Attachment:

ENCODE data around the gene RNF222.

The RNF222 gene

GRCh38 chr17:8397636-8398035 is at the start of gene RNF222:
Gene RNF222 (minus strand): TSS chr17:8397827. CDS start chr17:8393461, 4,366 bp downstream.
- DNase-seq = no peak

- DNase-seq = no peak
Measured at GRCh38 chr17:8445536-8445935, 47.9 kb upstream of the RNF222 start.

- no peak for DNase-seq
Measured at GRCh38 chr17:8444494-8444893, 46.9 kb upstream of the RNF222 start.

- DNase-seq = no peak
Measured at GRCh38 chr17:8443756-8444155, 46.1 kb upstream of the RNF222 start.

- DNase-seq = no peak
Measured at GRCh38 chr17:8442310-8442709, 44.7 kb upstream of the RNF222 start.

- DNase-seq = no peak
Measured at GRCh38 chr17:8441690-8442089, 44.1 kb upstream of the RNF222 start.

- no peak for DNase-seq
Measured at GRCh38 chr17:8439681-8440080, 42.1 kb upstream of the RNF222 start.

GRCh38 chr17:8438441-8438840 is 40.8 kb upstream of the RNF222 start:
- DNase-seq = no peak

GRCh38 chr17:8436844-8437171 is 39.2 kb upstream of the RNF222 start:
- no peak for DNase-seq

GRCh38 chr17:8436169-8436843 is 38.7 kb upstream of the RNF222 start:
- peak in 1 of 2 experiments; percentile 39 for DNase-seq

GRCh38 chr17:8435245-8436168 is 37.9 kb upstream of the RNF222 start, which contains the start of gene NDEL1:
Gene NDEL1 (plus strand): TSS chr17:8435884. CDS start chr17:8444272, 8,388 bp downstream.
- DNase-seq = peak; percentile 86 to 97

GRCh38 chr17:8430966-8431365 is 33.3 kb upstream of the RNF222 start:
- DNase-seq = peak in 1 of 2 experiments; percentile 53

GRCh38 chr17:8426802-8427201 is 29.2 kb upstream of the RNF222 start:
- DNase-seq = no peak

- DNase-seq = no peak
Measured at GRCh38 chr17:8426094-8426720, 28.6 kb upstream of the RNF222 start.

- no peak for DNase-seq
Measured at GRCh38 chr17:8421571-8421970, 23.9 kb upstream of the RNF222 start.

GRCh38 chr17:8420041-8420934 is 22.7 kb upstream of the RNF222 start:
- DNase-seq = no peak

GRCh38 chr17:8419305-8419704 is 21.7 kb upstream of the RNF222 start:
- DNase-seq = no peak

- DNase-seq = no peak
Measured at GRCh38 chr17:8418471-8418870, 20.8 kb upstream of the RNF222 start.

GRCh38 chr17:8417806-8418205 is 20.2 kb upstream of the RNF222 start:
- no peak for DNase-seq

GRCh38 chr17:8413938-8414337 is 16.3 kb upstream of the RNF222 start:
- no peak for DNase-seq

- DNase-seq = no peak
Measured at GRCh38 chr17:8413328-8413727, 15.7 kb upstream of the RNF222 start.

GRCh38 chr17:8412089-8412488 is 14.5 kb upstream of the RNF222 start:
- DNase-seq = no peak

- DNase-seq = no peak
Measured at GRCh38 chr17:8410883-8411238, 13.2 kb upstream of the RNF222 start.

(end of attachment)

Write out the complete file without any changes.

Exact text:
ENCODE data around the gene RNF222.

The RNF222 gene

GRCh38 chr17:8397636-8398035 is at the start of gene RNF222:
Gene RNF222 (minus strand): TSS chr17:8397827. CDS start chr17:8393461, 4,366 bp downstream.
- DNase-seq = no peak

- DNase-seq = no peak
Measured at GRCh38 chr17:8445536-8445935, 47.9 kb upstream of the RNF222 start.

- no peak for DNase-seq
Measured at GRCh38 chr17:8444494-8444893, 46.9 kb upstream of the RNF222 start.

- DNase-seq = no peak
Measured at GRCh38 chr17:8443756-8444155, 46.1 kb upstream of the RNF222 start.

- DNase-seq = no peak
Measured at GRCh38 chr17:8442310-8442709, 44.7 kb upstream of the RNF222 start.

- DNase-seq = no peak
Measured at GRCh38 chr17:8441690-8442089, 44.1 kb upstream of the RNF222 start.

- no peak for DNase-seq
Measured at GRCh38 chr17:8439681-8440080, 42.1 kb upstream of the RNF222 start.

GRCh38 chr17:8438441-8438840 is 40.8 kb upstream of the RNF222 start:
- DNase-seq = no peak

GRCh38 chr17:8436844-8437171 is 39.2 kb upstream of the RNF222 start:
- no peak for DNase-seq

GRCh38 chr17:8436169-8436843 is 38.7 kb upstream of the RNF222 start:
- peak in 1 of 2 experiments; percentile 39 for DNase-seq

GRCh38 chr17:8435245-8436168 is 37.9 kb upstream of the RNF222 start, which contains the start of gene NDEL1:
Gene NDEL1 (plus strand): TSS chr17:8435884. CDS start chr17:8444272, 8,388 bp downstream.
- DNase-seq = peak; percentile 86 to 97

GRCh38 chr17:8430966-8431365 is 33.3 kb upstream of the RNF222 start:
- DNase-seq = peak in 1 of 2 experiments; percentile 53

GRCh38 chr17:8426802-8427201 is 29.2 kb upstream of the RNF222 start:
- DNase-seq = no peak

- DNase-seq = no peak
Measured at GRCh38 chr17:8426094-8426720, 28.6 kb upstream of the RNF222 start.

- no peak for DNase-seq
Measured at GRCh38 chr17:8421571-8421970, 23.9 kb upstream of the RNF222 start.

GRCh38 chr17:8420041-8420934 is 22.7 kb upstream of the RNF222 start:
- DNase-seq = no peak

GRCh38 chr17:8419305-8419704 is 21.7 kb upstream of the RNF222 start:
- DNase-seq = no peak

- DNase-seq = no peak
Measured at GRCh38 chr17:8418471-8418870, 20.8 kb upstream of the RNF222 start.

GRCh38 chr17:8417806-8418205 is 20.2 kb upstream of the RNF222 start:
- no peak for DNase-seq

GRCh38 chr17:8413938-8414337 is 16.3 kb upstream of the RNF222 start:
- no peak for DNase-seq

- DNase-seq = no peak
Measured at GRCh38 chr17:8413328-8413727, 15.7 kb upstream of the RNF222 start.

GRCh38 chr17:8412089-8412488 is 14.5 kb upstream of the RNF222 start:
- DNase-seq = no peak

- DNase-seq = no peak
Measured at GRCh38 chr17:8410883-8411238, 13.2 kb upstream of the RNF222 start.